The new testament has been pretty well covered already in this thread. I would just add that I think it reasonable to assume that the four gospel writers were actual contemporary people, too, even if they aren’t quite as well documented as Paul. But, you know, SOMEONE pulled each of those texts together.
Since Caesar was an incredibly important and well-known figure in his time, I think it is fair to assume that if all the works written within human memory of his death say he was assassinated, the odds are he was assassinated. I wouldn’t trust the number of times he was stabbed, personally. I probably would trust the date, as that would have mattered to a lot of people in a lot of ways, and was probably well-documented in contemporary sources that the people you mention could have relied on.
My “History of the Bible” professor gave an interesting comparison. At the time, there was a tree in a park in Cambridge Mass. that said, “under this tree, George Washington addressed the troops on such-and-so a date.” Now, when he told us this, the tree over the plaque was obviously not old enough to have co-existed with George Washington. So what does it tell us? Obviously, it is not completely true. And there isn’t any other evidence that Washington addressed the troops at that time and place, either. On the other hand, the existence of the plaque is rather strong evidence that a military general named Washington existed, and that people cared about him and wanted their location to be associated with him.
So I think you need to read ancient texts the same way. They can contain a lot of truth without being completely true. Josephus was mostly accurate, but reported a lot of stuff he didn’t personally know. Josephus’s mention of Jesus is, in my opinion, strong evidence that the Christians were an important presence by the time of Josephus, and that at that time, they spoke about their founder, Jesus of Nazarus. It’s not conclusive proof that Jesus existed when the Christians claimed he existed, but it is evidence supporting it.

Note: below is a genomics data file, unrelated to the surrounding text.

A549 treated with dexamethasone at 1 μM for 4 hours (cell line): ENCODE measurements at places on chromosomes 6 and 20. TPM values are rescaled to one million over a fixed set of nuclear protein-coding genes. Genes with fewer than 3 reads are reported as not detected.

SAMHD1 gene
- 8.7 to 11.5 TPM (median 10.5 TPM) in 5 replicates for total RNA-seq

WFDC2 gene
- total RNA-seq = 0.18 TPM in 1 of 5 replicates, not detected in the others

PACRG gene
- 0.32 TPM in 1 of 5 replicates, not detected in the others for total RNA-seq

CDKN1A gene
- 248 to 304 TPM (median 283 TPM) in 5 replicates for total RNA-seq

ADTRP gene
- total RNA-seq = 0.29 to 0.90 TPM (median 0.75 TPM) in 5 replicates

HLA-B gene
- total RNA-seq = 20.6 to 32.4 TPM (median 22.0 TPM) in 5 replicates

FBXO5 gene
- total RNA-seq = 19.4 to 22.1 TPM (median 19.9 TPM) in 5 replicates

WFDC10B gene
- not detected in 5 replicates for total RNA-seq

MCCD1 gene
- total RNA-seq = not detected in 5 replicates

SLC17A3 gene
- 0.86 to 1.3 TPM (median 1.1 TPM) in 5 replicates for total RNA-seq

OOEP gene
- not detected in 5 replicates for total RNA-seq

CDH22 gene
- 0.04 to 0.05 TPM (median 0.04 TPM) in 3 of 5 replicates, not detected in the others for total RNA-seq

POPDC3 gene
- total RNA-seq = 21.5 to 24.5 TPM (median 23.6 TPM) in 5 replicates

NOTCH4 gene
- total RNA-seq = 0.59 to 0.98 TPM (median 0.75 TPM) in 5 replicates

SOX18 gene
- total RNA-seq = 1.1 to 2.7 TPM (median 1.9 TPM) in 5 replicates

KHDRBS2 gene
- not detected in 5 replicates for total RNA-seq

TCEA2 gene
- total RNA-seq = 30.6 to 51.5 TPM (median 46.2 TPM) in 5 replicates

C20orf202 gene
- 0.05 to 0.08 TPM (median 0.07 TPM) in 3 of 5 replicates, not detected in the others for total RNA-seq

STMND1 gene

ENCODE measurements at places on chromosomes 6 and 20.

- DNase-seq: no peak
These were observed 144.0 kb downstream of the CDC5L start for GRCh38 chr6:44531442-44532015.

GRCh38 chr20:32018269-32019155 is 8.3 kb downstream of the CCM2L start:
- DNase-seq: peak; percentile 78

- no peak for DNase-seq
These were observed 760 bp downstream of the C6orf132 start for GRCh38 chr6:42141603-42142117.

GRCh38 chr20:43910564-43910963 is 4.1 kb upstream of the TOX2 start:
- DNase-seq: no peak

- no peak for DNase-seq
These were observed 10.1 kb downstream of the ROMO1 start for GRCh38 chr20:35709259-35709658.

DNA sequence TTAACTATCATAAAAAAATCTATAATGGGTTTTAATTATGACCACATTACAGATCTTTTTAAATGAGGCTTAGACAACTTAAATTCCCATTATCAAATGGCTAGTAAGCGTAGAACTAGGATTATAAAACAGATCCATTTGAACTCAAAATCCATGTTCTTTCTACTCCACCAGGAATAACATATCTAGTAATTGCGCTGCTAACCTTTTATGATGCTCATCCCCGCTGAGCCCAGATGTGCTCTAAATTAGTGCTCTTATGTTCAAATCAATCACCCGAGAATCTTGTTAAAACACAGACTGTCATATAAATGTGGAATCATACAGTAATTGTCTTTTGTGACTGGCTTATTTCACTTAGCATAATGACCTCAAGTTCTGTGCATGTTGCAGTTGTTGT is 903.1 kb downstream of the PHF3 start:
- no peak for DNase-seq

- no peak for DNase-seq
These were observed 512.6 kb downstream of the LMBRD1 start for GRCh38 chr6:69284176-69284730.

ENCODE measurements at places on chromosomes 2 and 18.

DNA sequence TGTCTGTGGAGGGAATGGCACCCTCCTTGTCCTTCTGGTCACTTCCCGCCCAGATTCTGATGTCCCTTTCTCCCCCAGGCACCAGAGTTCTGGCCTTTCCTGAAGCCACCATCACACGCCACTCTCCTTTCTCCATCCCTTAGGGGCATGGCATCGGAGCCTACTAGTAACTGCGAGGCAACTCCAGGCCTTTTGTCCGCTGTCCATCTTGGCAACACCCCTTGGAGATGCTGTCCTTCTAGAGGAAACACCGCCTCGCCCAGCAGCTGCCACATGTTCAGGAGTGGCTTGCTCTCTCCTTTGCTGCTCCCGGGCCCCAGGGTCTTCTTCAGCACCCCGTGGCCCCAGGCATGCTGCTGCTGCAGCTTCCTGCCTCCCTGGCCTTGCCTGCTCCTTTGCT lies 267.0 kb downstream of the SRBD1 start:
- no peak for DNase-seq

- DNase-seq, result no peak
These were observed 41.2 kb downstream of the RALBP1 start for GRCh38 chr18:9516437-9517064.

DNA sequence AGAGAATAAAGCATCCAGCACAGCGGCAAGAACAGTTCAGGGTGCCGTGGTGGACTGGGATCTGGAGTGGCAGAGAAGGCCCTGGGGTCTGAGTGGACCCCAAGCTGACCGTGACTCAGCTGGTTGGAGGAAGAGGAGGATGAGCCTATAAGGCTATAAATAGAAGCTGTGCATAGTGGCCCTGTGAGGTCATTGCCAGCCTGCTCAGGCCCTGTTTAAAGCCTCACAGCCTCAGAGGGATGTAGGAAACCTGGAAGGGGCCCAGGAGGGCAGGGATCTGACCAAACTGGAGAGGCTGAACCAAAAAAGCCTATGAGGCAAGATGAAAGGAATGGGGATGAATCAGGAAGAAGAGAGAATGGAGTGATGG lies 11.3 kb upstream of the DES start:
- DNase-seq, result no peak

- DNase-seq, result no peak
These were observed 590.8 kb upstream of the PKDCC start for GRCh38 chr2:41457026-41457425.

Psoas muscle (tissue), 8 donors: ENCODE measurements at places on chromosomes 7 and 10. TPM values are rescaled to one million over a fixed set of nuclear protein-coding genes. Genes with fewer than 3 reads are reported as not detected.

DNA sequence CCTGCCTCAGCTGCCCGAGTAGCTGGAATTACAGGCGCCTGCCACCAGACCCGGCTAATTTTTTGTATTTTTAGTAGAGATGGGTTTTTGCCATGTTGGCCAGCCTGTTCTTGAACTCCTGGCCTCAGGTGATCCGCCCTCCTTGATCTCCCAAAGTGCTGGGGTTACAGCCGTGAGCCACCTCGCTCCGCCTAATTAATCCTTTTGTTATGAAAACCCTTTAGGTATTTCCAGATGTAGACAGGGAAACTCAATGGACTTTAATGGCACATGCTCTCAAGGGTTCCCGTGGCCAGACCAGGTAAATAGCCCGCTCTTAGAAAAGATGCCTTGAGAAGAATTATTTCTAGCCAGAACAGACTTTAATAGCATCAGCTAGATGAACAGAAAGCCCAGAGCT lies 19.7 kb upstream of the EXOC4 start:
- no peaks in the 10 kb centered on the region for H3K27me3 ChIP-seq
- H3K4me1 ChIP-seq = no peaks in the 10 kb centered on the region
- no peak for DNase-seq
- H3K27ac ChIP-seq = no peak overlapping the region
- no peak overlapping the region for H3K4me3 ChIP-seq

We know (though a lot of sources) that Jerusalem was full of self-appointed messiahs at the time of Jesus, and that Rome dealt with them as insurgents, and crucified them when they got important enough to notice. So it is not remarkable that the crucifixion of Jesus didn’t leave a lot of explicit evidence outside the writings of his followers. Given the expected amount of evidence, and the actual evidence, it seems more likely than not that Jesus existed. Again, SOMETHING prompted the early Christians to write all those texts, and the parsimonious explanation is that the founder they wrote about existed.
I have no idea what you are talking about.
I think you mean Caesar branch of the Julius family. Caesar was an hereditary cognomen.
History isn’t a legal case and it’s also not science. Archaeology can give us unimpeachable facts about certain physical realities from the past, but it will leave a lot of gaps that can only be filled in by a study of the written chronicles of the past (that being the literal definition of history.) Unfortunately history is intrinsically not dealing in easily proven/disproven physical realities.
There’s a lot of historically accepted stories from the past that are confirmed by multiple historians who all worked at least a generation or two removed from the actual time they chronicled, and for which there is no “contemporary” accounts. It’s very possible that the independent chroniclers are all just repeating the same myths and their words don’t reflect reality.